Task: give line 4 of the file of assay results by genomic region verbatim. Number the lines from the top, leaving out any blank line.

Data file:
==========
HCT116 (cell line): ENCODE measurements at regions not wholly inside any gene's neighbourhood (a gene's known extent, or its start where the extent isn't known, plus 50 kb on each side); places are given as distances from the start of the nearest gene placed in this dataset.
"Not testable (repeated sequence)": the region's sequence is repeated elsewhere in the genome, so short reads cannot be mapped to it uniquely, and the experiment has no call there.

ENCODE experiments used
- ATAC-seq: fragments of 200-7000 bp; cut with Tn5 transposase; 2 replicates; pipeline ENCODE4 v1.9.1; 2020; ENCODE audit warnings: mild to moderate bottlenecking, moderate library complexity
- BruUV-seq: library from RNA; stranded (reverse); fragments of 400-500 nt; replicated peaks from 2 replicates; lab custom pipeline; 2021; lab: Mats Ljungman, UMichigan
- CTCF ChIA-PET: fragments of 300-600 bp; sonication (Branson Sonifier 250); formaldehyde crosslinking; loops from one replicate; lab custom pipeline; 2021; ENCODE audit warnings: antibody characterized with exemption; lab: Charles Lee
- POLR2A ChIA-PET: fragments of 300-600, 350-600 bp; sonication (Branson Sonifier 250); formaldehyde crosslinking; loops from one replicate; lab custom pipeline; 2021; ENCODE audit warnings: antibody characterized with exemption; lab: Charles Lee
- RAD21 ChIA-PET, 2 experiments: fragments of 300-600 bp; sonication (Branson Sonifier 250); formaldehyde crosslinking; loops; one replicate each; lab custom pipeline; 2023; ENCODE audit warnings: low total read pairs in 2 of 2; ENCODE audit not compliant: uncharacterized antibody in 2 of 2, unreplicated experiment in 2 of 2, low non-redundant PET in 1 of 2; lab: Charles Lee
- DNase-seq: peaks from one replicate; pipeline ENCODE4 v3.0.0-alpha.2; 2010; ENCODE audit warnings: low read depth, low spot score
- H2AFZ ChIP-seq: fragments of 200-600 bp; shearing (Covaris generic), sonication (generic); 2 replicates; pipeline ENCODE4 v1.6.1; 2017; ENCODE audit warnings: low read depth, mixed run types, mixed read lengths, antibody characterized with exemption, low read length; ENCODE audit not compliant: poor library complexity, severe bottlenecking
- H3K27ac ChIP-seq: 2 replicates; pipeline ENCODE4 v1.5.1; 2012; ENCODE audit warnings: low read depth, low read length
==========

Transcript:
- ATAC-seq: fragments of 200-7000 bp; cut with Tn5 transposase; 2 replicates; pipeline ENCODE4 v1.9.1; 2020; ENCODE audit warnings: mild to moderate bottlenecking, moderate library complexity